Although apparently based on differences in available data proving advantage, the list of restricted events appears particularly discriminatory. According to published data, women in the currently selected events with testosterone values in the “top tertile” had better performances than those in the “lowest tertile” even though these testosterone values were often within the allowed range under 5nmol/L.

How this data can be used to selectively regulate a few events, remain a huge question – if these are the events with stronger evidence of advantage in performance, the evidence for other events must be particularly poor. In addition, according to the IAAF documents, the advantage of elevated testosterone values among female athletes is based upon findings of increased muscle mass, muscle strength and haemoglobin levels.

It is very difficult to comprehend how these factors will influence performance in middle-distance running but not in field events or long-distance running. How do we explain these differences in evidence of advantage without casting serious doubt on the strength of existing evidence or, worse, on the intentions of the federation?

The ideal medical management (including regulation of sex hormone levels) of individuals with diagnoses listed as “relevant” by the IAAF whose gender choices do not correspond with IAAF regulations will raise questions about whether the IAAF regulations could serve to undermine ethical medical care. At the very least, it restricts medical and reproductive choices of individuals choosing to participate under these regulations. The suggested treatment options, including medical or surgical gonadectomy or gonadal suppression are probably not in the best medical and psychosexual interests of many of these patients. Long and short-term implications of hormone screening and replacement deemed necessary for eligibility in participation of sporting events must be carefully considered. The bioethical principles of beneficence, non-maleficence and respect for autonomy should be applied when making medical decisions and screening may detect previously undiagnosed DSD in young athletes necessitating further medical investigation and care.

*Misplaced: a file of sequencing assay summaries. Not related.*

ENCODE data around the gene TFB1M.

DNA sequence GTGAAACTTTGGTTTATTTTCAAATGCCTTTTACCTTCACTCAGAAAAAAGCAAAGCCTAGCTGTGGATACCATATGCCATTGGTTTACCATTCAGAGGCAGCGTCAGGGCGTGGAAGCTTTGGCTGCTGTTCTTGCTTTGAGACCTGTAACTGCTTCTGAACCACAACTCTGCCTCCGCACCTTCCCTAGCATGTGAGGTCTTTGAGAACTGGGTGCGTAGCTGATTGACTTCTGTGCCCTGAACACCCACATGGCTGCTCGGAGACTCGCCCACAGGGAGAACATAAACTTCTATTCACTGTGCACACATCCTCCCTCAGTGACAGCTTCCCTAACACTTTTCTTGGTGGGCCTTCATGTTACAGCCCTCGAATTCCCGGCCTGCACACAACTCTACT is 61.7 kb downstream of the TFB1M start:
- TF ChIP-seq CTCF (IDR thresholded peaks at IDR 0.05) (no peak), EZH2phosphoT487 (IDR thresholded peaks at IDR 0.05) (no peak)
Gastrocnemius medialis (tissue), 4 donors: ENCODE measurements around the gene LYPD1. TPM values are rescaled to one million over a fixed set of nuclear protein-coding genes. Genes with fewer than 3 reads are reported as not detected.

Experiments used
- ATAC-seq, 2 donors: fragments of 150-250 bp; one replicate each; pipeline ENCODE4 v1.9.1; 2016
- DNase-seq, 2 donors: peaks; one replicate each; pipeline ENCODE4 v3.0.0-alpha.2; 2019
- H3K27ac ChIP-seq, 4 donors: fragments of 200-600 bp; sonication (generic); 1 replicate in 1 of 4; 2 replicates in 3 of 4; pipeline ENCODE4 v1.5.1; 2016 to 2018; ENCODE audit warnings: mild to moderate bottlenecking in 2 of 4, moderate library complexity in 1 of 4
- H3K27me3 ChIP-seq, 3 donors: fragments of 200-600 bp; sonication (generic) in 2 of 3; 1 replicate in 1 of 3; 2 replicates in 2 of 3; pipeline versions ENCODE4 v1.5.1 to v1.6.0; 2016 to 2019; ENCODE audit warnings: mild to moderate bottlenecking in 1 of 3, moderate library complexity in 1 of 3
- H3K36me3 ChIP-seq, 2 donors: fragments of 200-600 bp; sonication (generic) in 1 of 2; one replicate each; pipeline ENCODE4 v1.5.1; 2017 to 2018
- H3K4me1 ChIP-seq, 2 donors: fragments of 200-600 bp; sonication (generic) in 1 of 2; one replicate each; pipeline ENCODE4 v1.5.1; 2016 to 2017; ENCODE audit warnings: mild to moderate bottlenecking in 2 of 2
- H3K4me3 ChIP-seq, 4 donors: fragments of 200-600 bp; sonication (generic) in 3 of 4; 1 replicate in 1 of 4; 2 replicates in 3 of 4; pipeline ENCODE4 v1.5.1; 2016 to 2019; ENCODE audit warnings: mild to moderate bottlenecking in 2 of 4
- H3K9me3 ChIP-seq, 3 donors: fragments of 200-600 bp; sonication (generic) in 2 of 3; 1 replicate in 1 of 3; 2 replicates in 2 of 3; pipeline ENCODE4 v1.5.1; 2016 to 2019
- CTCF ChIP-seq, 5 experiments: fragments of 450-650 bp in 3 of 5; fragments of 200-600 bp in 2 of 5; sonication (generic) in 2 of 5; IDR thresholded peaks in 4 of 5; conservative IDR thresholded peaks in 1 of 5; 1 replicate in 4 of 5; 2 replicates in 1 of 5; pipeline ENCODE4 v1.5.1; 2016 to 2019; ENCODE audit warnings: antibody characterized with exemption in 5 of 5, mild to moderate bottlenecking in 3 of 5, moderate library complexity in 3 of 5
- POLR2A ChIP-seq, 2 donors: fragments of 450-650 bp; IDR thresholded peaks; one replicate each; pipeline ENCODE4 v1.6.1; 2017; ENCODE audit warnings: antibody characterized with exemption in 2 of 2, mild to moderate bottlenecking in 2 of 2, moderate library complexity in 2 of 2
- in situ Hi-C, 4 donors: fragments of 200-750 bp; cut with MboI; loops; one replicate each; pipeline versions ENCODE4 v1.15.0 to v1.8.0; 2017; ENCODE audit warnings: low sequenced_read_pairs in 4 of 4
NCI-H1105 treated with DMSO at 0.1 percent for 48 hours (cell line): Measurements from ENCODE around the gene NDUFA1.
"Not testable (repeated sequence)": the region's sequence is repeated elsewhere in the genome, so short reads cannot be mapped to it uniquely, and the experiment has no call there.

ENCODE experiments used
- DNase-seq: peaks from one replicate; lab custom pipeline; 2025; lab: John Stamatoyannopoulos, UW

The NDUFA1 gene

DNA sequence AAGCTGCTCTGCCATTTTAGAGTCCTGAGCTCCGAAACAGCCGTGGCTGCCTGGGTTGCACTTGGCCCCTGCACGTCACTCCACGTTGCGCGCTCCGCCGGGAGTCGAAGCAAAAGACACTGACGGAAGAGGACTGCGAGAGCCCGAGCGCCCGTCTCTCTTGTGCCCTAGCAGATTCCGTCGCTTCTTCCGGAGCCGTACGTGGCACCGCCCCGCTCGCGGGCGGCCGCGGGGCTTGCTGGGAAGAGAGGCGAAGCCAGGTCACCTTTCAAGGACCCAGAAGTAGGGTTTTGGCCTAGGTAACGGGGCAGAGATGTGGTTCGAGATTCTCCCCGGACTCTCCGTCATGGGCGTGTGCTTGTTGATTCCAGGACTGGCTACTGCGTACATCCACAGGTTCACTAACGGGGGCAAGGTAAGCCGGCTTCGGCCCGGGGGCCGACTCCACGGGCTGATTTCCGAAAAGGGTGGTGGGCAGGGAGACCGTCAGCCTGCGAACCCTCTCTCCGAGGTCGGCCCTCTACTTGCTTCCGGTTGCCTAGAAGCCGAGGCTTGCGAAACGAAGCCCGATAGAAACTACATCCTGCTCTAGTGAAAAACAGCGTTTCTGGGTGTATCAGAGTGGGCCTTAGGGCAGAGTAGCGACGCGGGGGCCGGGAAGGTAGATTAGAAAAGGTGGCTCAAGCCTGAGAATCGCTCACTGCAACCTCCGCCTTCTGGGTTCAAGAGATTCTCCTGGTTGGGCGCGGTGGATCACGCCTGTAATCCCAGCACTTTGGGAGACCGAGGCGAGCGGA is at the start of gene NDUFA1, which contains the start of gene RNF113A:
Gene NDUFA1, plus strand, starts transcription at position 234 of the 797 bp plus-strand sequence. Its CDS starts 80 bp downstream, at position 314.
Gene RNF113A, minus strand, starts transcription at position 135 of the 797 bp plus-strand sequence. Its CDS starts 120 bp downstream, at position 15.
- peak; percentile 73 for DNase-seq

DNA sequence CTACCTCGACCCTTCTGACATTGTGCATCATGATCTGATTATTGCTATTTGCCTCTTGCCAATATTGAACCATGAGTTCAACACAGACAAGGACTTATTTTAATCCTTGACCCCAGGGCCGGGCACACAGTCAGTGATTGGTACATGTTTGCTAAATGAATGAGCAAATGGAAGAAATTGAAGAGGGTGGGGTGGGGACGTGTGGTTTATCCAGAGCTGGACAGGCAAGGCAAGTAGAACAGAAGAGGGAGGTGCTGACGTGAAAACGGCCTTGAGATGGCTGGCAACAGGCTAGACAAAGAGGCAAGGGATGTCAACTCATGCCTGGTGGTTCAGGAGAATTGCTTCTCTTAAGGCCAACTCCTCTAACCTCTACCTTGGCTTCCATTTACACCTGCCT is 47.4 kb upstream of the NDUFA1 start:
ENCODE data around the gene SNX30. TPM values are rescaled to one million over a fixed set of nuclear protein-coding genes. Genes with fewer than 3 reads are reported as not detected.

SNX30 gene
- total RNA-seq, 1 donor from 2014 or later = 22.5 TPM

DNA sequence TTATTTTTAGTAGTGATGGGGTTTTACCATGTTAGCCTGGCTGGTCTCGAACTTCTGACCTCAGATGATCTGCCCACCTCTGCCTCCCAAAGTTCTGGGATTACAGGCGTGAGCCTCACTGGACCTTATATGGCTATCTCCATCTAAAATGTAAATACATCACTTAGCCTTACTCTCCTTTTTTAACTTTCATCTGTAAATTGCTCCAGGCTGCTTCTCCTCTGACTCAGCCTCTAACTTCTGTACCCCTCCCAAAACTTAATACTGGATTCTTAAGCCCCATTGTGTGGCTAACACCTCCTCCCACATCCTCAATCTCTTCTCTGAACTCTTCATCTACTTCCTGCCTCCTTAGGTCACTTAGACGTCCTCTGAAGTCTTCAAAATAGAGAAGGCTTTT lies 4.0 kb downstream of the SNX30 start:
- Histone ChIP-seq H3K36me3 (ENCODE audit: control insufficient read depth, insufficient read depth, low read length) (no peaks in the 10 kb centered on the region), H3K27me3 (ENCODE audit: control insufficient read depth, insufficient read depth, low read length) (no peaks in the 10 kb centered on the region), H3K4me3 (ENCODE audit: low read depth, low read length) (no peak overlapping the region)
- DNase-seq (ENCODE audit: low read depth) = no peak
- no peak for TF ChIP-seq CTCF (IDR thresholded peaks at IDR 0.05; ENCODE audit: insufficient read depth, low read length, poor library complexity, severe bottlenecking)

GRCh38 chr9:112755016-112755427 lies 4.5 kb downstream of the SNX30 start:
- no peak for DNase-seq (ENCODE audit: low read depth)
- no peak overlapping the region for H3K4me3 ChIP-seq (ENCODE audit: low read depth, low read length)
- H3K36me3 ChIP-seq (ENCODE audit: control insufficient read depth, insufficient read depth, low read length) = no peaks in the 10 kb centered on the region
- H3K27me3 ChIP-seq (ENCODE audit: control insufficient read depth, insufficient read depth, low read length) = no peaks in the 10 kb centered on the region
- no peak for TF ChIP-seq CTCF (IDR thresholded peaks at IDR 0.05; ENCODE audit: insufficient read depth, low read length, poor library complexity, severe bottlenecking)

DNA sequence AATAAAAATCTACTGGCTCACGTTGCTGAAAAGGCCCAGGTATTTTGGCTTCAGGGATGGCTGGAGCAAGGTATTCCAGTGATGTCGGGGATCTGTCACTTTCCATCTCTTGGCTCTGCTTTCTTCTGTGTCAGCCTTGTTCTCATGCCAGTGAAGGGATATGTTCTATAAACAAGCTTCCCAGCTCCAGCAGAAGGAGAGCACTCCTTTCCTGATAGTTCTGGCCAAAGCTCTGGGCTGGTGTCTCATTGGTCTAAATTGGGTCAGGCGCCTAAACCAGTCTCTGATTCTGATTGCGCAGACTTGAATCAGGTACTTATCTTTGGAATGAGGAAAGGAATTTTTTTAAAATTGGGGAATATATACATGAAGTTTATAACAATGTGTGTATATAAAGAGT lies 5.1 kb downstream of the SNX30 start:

The IAAF must therefore ensure that athletes are provided with appropriate counselling, medical support and resources needed should such a diagnosis be made as a result of the screening process. The traditional aim of hormone therapy for individuals with DSD is to improve general physiological health and well-being, long-term outcome and focus on development of sexual anatomy. Irrespective of aim, hormonal manipulation is associated with both risk and benefit while evidence of successfully reaching therapeutic goals remains largely absent. Athletes subjected to hormone replacement for non-medical indications must be fully informed of long-term risks and be monitored for possible adverse effects. It is therefore important that hormone therapy occurs in a considered and judicious manner.

Because the regulations in question have an aim to ensure fair competition, the issue of “fairness” should be considered.

The essence of what may be considered to be fair in the competitive sporting environment depends upon whether or not every individual is able to compete on the basis of having an equal chance of being successful in the sporting environment.